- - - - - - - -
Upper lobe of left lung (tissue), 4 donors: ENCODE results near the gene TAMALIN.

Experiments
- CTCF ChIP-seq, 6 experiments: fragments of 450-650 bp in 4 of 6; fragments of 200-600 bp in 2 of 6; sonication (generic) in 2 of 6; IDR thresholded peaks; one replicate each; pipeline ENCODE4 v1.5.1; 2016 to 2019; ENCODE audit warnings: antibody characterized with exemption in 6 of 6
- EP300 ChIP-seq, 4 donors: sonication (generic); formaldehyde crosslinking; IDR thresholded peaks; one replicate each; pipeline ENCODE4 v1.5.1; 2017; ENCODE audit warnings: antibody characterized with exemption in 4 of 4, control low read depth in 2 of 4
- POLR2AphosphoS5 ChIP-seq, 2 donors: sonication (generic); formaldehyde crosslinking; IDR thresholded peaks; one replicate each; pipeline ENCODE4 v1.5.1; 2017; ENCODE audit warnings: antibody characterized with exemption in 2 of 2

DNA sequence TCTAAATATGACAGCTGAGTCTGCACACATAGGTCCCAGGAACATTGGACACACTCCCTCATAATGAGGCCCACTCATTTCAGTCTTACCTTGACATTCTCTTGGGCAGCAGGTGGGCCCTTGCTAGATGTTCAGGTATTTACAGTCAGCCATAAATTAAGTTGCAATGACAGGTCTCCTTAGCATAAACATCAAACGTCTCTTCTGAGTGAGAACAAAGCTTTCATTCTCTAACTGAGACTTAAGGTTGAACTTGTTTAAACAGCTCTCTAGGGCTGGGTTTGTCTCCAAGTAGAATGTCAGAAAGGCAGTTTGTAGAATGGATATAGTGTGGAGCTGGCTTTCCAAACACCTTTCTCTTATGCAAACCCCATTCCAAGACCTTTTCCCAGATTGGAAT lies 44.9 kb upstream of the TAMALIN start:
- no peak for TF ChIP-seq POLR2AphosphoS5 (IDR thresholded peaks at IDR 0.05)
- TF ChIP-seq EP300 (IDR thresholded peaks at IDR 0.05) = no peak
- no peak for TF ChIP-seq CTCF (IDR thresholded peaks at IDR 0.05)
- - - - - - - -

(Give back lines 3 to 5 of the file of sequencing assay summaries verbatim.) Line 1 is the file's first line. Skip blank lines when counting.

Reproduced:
- CTCF ChIP-seq, 6 experiments: fragments of 450-650 bp in 4 of 6; fragments of 200-600 bp in 2 of 6; sonication (generic) in 2 of 6; IDR thresholded peaks; one replicate each; pipeline ENCODE4 v1.5.1; 2016 to 2019; ENCODE audit warnings: antibody characterized with exemption in 6 of 6
- EP300 ChIP-seq, 4 donors: sonication (generic); formaldehyde crosslinking; IDR thresholded peaks; one replicate each; pipeline ENCODE4 v1.5.1; 2017; ENCODE audit warnings: antibody characterized with exemption in 4 of 4, control low read depth in 2 of 4
- POLR2AphosphoS5 ChIP-seq, 2 donors: sonication (generic); formaldehyde crosslinking; IDR thresholded peaks; one replicate each; pipeline ENCODE4 v1.5.1; 2017; ENCODE audit warnings: antibody characterized with exemption in 2 of 2